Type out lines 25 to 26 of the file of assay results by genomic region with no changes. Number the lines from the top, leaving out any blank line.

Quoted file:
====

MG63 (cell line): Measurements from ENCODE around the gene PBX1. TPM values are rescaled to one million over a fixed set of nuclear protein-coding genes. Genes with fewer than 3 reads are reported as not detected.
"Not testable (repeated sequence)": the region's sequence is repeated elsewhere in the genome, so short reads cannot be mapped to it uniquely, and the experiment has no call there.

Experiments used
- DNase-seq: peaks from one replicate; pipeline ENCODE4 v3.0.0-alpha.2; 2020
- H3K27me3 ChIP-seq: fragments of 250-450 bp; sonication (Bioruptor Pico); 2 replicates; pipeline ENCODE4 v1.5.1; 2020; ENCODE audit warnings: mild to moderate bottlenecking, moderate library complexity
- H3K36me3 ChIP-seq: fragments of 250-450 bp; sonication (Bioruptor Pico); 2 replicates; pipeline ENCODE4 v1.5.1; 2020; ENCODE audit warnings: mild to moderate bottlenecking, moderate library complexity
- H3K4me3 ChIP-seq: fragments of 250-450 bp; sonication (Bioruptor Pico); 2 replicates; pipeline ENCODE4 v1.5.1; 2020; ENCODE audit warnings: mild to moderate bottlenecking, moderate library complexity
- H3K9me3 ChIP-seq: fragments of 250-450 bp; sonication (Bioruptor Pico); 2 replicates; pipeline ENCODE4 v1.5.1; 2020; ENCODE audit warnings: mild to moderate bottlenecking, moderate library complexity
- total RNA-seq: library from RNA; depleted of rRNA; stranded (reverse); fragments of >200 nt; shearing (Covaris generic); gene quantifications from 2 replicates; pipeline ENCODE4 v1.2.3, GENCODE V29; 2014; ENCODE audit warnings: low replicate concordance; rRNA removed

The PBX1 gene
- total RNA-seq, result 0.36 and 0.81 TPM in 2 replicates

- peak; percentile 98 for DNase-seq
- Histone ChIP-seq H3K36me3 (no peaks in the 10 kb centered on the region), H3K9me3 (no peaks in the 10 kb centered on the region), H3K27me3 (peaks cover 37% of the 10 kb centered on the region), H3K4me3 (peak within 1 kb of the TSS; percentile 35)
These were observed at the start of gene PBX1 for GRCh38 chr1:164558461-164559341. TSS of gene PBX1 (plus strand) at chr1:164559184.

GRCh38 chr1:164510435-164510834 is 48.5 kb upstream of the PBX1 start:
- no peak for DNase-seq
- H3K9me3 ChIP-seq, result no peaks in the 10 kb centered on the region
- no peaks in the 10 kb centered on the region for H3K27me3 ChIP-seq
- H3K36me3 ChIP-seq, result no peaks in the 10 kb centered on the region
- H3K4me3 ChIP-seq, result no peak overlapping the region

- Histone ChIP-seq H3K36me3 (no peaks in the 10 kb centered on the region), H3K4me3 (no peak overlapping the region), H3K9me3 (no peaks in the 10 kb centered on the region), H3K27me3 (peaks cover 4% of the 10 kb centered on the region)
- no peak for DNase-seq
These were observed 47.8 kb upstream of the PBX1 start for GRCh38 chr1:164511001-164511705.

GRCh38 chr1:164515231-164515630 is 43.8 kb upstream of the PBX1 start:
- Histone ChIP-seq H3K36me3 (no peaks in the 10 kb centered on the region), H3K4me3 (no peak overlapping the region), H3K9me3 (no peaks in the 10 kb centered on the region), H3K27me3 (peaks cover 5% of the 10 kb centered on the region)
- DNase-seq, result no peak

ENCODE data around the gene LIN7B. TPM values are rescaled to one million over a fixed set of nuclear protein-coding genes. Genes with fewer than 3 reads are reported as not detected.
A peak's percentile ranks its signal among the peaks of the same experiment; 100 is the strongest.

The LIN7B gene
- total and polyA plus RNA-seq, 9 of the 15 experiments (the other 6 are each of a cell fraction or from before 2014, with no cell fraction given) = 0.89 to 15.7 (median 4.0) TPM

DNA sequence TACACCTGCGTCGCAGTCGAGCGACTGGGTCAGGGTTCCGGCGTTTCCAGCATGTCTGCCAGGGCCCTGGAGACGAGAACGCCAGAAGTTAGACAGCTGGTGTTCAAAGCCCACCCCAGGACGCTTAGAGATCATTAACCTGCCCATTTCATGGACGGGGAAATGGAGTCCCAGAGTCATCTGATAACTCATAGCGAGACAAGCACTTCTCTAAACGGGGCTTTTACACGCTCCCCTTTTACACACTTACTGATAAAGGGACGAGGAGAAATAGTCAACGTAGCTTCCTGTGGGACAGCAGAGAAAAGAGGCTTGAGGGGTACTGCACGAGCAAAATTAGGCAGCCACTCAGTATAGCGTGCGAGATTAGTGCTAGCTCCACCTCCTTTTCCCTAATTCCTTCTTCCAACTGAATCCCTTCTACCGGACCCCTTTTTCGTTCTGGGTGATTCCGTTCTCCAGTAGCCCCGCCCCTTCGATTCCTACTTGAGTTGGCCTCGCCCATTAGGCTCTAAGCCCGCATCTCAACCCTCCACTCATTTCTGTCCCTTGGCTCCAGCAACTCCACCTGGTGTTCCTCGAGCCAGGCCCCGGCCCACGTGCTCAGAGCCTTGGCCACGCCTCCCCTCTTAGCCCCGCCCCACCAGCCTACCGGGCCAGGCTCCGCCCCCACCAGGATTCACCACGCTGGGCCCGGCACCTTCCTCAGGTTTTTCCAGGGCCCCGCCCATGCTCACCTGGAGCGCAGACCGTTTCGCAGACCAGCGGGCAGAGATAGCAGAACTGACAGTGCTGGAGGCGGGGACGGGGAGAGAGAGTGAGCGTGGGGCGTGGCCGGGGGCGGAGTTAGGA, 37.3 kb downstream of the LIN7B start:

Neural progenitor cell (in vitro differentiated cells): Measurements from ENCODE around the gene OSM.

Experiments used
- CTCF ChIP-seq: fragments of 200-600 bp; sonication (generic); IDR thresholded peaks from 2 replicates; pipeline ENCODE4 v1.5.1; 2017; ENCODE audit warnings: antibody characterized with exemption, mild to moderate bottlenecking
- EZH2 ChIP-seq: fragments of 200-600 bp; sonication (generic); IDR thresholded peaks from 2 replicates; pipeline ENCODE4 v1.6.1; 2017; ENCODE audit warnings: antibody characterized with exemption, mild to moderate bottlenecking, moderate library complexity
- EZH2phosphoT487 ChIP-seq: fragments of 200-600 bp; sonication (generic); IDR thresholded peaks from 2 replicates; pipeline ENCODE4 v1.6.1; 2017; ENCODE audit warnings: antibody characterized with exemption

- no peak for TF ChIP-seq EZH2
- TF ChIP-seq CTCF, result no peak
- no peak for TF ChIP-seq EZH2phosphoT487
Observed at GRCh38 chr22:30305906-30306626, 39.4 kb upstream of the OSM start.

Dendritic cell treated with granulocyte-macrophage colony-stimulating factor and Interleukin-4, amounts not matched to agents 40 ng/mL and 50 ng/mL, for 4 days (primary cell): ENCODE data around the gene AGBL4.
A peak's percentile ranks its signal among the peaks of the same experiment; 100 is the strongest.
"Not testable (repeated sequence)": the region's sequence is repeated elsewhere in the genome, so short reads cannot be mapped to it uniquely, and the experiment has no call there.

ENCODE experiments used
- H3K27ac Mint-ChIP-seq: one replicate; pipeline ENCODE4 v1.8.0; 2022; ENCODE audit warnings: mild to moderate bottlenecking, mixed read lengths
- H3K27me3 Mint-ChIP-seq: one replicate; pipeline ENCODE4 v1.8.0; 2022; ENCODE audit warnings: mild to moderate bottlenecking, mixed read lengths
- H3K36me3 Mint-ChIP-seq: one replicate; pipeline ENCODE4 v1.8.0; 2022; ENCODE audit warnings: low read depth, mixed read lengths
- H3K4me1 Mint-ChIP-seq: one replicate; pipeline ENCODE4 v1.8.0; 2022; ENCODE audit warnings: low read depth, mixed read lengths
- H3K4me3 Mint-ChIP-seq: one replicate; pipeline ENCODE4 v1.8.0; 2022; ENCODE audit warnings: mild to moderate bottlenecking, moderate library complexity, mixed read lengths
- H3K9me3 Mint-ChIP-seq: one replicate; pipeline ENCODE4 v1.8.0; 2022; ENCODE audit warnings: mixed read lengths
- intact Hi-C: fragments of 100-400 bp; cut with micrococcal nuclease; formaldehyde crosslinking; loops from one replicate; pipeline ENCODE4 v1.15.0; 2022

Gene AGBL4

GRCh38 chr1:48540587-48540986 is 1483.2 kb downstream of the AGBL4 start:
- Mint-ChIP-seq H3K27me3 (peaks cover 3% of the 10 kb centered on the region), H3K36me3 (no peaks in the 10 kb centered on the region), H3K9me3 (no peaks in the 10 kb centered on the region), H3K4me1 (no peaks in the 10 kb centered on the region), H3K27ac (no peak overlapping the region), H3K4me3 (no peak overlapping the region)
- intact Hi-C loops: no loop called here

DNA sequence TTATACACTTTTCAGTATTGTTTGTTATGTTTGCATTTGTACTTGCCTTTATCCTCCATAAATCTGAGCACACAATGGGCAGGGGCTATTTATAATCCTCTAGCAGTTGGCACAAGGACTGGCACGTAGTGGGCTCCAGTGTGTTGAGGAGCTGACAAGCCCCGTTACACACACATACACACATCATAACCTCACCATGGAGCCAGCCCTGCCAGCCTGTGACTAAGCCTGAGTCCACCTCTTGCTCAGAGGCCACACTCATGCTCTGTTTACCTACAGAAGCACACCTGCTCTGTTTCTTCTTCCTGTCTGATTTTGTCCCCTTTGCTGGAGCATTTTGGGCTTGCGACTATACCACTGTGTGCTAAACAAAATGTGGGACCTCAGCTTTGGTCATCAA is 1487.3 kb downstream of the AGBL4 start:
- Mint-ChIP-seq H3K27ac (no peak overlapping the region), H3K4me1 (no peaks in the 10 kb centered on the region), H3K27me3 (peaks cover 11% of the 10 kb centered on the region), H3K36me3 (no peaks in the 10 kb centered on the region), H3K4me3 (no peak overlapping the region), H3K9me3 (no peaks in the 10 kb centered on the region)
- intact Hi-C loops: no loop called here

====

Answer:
- Histone ChIP-seq H3K36me3 (no peaks in the 10 kb centered on the region), H3K4me3 (no peak overlapping the region), H3K9me3 (no peaks in the 10 kb centered on the region), H3K27me3 (peaks cover 5% of the 10 kb centered on the region)
- DNase-seq, result no peak